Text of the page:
Dmitry Shishkin, digital development editor at BBC World Service Group, says it is important to recognise that everyone is a digital journalist now; data must form the basis for all decisions; and innovation is the underlying principle.
The news industry is going through significant change. Clever people often refer to the “printing press-radio-TV-online” change paradigm. Another one, ‘mobile’, is being added as you read these lines.
Three billion people are currently online, with another billion to be added by 2020, most of those in the developing world and almost exclusively on mobile devices. The new age of interaction on social media platforms and more recently the surge of messaging applications keep adding to that growth, while at the same time presenting very real risks.
Media companies, publishers, and content providers need to change. The leaders of the industry need to simultaneously change faster to be effective in showing the way.
Media businesses will increasingly need well-rounded digital specialists – digital change managers or digital strategists, whichever you want to call them – to ensure the smooth running of the newsroom. Generalists, people with a skill set which gives them a thorough understanding of editorial content, technical expertise and the ability to get things done, are crucial to an organisation’s success.
Consider this: you have a brilliant editor who is lacking an appreciation for the product cycle or a product manager with little regard for editorial, or, perhaps, your project manager does not understand the viewpoints of other stakeholders – your equation falls to pieces.
This is what I would call a “digital triangle prism” – if one of the components is missing, things could go very wrong. While the pace of external change is significant, it’s never been more important to keep your focus and priorities on what you do, why you do it and how you do it.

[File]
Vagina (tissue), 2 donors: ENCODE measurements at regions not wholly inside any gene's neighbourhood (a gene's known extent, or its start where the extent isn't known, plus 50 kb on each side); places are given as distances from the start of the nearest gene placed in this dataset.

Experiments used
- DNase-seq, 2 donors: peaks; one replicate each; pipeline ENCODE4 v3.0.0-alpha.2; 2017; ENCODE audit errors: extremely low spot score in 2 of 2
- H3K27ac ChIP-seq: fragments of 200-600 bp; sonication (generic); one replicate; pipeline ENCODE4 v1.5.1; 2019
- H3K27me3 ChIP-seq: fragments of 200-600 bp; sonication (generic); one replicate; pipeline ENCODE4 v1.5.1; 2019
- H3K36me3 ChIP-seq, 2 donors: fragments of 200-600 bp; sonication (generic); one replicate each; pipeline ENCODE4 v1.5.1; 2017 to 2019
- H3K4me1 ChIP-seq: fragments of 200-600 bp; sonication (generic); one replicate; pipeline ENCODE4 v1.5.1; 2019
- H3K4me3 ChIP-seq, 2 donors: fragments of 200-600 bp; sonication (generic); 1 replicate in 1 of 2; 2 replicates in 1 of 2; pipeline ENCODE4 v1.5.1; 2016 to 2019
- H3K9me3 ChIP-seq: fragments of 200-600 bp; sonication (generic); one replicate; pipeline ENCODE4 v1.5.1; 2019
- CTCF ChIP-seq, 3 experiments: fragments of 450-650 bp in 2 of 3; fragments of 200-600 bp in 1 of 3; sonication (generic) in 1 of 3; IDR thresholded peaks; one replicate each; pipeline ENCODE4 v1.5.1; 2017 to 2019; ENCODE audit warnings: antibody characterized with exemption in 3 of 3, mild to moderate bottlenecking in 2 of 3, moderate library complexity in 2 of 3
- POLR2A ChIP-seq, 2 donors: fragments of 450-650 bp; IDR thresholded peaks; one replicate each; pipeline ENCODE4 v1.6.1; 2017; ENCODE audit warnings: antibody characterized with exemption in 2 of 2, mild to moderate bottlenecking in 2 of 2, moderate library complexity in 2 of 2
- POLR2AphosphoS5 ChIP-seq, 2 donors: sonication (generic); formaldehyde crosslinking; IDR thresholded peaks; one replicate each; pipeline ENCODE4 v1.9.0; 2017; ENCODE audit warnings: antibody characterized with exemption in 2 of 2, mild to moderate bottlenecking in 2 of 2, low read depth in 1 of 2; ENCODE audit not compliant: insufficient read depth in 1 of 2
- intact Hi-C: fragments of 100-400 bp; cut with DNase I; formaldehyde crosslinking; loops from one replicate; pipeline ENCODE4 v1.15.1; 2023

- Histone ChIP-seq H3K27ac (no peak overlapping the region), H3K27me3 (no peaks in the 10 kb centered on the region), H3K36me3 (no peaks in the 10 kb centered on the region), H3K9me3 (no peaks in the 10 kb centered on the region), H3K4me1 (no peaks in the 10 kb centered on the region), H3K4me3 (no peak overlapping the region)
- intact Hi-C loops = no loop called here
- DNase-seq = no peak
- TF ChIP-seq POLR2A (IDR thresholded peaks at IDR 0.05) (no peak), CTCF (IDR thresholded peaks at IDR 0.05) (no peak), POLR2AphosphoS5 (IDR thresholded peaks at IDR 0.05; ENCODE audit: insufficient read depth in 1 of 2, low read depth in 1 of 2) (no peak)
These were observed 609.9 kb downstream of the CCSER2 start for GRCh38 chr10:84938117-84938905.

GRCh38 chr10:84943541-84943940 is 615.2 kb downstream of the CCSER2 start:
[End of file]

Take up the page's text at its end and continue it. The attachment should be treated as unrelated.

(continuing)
The three concepts that I believe to be the most important to succeed in running digital news operations are:
We are all digital journalists now
Broadcasters with websites used to have two separate newsrooms, driving up costs, ensuring inefficiencies, and guaranteeing duplication. Now most of them have already merged into one combined newsroom, although other processes – commissioning, news gathering and post-production – are still done very much separately. Journalists working in the field still largely hold their allegiances, and prioritise them above others – meaning that, for example, good video material gathered for TV could sit in the editing suite for hours before broadcasting, and only then makes it online. Upskilling is another big area to improve on.
With the launch of BBC Africa Live page in April, BBC have proposed a different approach to our people in the field – feed to digital platforms as you gather, irrespective of what platform you are on an assignment for. There are few easy tips for newsgatherers to remember about the needs of web output, but that is a topic for another post.
All decisions we make are based on data